# Water hammer equations

1. Jan 11, 2016

### rppearso

Hello all,

So I found this article on water hammer and I have since beefed up my math skills.

In the attached PDF for some reason they felt the need to convert the Joukousky equation to a wave equation, cant the joukousky equation be solved analytically for pressure vs velocity and then stepped through time?

Why would they need to convert this to a wave equation? Couldn't the first order PDE just be solved directly?

#### Attached Files:

• ###### water hammer.pdf
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2. Jan 11, 2016

### rppearso

the initial equation is in terms of V and P so the equation has to be reduced to a single dependant term in terms of x and t otherwise its not solvable. I just need to rationalize how they get from the water hammer equation to the wave equation. Could a valve Cv equation then be used simultaneously to solve for valve closure/opening time?

3. Jan 11, 2016

### rppearso

What would be the damping term for frictional losses on water pressure waves in a pipe? What about the forcing term of the valve slowly opening/closing?

4. Jan 12, 2016

### 256bits

( Surprising we don't have someone more knowledge here to help you out, but I will give it a try. )

It can and it gives the pressure peak from the "first wave".

Other transient effects, such as,
other important transient phenomena such as line packing, instantaneous wall shear stress values and the Richardson annular effect
show up with the 2D model.
In fact, for long pipelines, and highly viscous flow, the 2D gives a more realistic view of how high the "local" pressure can become. Joukousky seems to underperform in those situations.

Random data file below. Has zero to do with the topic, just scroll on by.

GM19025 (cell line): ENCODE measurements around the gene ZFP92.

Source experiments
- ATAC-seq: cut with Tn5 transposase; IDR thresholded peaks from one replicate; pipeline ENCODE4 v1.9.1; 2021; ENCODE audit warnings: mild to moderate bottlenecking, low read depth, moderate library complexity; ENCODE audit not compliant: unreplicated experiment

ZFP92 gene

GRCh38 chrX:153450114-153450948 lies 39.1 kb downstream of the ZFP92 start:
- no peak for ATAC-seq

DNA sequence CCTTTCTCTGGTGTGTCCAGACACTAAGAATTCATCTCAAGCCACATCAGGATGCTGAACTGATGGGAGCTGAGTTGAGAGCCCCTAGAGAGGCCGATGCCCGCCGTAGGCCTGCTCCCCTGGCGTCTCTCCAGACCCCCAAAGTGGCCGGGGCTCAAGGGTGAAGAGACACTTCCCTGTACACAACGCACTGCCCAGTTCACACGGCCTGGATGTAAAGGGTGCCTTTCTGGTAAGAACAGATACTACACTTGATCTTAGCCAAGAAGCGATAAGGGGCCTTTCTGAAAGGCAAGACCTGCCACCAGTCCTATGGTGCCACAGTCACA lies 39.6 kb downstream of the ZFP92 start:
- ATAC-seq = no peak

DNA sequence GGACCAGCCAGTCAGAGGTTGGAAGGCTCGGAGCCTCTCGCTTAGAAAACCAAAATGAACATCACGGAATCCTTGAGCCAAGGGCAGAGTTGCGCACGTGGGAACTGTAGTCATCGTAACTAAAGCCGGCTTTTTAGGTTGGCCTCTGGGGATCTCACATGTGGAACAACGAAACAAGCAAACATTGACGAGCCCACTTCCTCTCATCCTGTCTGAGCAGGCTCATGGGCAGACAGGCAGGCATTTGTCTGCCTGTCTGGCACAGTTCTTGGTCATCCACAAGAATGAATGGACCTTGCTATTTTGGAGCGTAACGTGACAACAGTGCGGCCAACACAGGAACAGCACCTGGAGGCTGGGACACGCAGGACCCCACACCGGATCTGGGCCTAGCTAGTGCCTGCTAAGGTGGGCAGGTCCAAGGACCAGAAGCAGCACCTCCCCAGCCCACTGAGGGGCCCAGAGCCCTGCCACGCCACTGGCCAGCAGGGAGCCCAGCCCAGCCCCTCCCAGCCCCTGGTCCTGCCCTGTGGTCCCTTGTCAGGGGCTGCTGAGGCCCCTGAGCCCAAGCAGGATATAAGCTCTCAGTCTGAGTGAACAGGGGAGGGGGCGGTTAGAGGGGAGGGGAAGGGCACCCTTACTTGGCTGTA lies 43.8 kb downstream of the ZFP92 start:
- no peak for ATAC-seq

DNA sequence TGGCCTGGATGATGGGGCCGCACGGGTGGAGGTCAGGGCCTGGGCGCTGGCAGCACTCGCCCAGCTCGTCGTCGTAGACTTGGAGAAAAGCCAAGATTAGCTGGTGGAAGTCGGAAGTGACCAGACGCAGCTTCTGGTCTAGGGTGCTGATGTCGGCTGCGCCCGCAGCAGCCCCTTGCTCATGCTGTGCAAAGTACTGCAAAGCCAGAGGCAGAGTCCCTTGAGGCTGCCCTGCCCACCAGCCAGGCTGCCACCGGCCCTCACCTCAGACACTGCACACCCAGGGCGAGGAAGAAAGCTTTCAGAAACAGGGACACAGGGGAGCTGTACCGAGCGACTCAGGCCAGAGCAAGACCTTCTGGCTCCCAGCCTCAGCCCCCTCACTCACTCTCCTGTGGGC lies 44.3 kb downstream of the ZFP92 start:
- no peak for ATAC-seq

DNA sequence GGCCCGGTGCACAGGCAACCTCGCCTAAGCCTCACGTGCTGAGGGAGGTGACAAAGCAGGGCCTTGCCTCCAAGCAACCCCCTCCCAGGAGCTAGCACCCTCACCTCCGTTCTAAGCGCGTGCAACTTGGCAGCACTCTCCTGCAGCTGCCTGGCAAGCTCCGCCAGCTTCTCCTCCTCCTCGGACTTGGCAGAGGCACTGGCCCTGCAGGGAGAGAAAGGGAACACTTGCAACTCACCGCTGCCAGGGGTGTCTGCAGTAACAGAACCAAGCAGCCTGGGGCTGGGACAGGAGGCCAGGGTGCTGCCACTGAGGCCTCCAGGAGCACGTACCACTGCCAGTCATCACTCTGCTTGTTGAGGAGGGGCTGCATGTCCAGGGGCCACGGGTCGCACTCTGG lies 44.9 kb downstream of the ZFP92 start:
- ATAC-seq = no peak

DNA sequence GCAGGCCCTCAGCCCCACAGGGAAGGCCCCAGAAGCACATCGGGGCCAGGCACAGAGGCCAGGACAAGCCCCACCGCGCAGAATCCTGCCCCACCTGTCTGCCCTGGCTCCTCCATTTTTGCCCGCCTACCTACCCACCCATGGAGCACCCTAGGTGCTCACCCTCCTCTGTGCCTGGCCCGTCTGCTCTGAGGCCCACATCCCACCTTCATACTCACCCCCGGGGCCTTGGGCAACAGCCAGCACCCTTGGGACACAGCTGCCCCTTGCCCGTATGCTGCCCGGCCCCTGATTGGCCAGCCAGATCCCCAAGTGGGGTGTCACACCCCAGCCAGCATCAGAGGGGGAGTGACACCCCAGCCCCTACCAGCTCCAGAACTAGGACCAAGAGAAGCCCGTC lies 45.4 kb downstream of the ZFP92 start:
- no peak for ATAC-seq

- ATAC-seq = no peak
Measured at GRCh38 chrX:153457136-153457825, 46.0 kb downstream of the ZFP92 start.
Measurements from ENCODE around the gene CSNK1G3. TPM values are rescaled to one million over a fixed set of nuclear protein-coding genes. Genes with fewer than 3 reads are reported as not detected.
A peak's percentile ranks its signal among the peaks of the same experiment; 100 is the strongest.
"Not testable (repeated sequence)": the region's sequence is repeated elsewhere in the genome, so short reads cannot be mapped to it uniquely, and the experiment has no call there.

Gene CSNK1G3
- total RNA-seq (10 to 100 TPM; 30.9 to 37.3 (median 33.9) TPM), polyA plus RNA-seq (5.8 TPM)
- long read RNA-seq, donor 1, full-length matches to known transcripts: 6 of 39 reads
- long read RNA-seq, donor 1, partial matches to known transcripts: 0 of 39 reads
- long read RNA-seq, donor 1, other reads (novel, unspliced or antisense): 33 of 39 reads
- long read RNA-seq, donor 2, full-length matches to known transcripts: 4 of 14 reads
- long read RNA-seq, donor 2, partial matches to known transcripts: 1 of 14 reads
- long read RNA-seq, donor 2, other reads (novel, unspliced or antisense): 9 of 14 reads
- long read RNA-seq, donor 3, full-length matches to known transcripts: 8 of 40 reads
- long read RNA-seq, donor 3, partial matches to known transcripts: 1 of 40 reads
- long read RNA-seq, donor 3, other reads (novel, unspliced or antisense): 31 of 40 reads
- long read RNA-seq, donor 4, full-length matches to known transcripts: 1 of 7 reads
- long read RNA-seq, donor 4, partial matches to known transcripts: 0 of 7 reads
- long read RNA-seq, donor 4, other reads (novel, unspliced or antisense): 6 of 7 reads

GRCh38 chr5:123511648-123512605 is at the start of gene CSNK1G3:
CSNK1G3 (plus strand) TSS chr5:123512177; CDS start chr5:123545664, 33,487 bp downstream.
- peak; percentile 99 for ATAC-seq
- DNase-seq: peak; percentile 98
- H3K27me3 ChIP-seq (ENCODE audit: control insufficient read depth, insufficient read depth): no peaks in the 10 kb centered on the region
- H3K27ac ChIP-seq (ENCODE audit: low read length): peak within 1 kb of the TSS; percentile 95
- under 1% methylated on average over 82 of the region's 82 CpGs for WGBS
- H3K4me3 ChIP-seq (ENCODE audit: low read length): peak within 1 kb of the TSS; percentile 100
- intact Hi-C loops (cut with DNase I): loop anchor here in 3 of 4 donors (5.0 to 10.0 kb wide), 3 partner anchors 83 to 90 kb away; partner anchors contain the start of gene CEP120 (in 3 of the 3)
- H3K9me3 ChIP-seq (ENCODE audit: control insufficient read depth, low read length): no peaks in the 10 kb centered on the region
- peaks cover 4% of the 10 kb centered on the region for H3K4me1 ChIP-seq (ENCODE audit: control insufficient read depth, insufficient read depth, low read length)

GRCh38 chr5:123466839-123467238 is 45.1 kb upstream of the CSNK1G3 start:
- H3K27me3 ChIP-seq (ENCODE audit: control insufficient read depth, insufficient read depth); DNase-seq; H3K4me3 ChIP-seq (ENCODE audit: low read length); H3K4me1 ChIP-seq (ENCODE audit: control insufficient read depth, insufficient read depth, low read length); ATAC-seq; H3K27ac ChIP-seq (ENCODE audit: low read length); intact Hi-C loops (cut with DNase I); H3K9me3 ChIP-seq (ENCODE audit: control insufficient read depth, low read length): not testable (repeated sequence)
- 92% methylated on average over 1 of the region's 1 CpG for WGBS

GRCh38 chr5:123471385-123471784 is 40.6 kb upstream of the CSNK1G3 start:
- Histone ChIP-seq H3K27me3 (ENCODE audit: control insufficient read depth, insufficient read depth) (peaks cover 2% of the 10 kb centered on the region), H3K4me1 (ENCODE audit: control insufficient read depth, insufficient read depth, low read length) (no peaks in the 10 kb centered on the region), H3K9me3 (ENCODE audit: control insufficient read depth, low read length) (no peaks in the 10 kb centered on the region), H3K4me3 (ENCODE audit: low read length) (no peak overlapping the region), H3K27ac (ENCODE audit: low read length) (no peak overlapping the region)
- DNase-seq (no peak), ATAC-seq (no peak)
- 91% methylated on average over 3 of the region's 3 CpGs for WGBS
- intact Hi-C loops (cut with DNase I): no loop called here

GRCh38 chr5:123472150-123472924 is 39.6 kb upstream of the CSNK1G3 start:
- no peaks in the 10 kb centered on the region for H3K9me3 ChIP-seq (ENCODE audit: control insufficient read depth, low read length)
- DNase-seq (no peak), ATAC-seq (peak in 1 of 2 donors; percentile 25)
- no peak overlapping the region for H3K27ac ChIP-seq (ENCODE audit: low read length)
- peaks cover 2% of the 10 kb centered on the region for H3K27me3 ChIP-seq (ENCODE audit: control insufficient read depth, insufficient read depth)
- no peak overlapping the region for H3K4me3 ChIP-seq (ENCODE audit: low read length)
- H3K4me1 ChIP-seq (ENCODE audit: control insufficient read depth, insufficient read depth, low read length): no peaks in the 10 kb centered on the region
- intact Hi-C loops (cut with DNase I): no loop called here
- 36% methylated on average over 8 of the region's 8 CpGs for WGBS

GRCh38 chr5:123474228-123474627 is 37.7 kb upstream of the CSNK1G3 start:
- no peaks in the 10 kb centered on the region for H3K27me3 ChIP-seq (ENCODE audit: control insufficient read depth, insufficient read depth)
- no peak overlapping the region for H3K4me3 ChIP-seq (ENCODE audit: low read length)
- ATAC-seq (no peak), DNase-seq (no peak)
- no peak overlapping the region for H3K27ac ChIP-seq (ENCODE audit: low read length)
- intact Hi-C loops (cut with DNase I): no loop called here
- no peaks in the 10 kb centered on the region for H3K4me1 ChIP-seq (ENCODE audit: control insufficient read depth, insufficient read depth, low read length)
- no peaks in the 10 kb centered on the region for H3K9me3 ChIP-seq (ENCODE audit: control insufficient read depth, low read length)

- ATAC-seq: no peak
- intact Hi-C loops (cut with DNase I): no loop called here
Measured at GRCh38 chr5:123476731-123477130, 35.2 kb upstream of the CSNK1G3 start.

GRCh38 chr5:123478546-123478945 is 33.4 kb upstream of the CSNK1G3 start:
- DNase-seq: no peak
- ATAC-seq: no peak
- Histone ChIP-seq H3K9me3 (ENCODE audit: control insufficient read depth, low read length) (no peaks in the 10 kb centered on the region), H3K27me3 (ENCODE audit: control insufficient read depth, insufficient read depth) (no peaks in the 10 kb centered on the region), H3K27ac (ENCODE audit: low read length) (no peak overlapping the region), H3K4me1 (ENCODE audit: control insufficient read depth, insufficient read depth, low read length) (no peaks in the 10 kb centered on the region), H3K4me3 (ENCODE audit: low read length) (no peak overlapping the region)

Google some more on hammer to get a better insight.
I did and found and now know much more than I did before.
http://www.sciencedirect.com/science/article/pii/S0307904X07002569

Last edited by a moderator: May 7, 2017
5. Jan 14, 2016

### rppearso

Awesome, thank you for the help. I found the second link and I think the only way to do a simplified PDE solution is to assume frictionless and a constant forcing term. The moment anything more complicated is introduced it become a finite element problem (which I am just beginning to learn). I know how to solve the 2D wave equation PDE pretty well but that is only the most simplified solution. So it will be another year of reading lol.

Also since we are at it does anyone know how to solve the full electromagntic wave equation which includes current density (for some reason in antenna theory we introduced the concept of "A" in order to solve the problem but I was told it could be solved with Greens functions. Are greens functions similar to Bessel functions in where you are just trying to solve for more complex eigen values?

Seems like a water hammer problem with a simplifed damping term could be solved the same way without going to finite element for simple cases?

6. Jan 14, 2016

### Nidum

Last edited by a moderator: May 7, 2017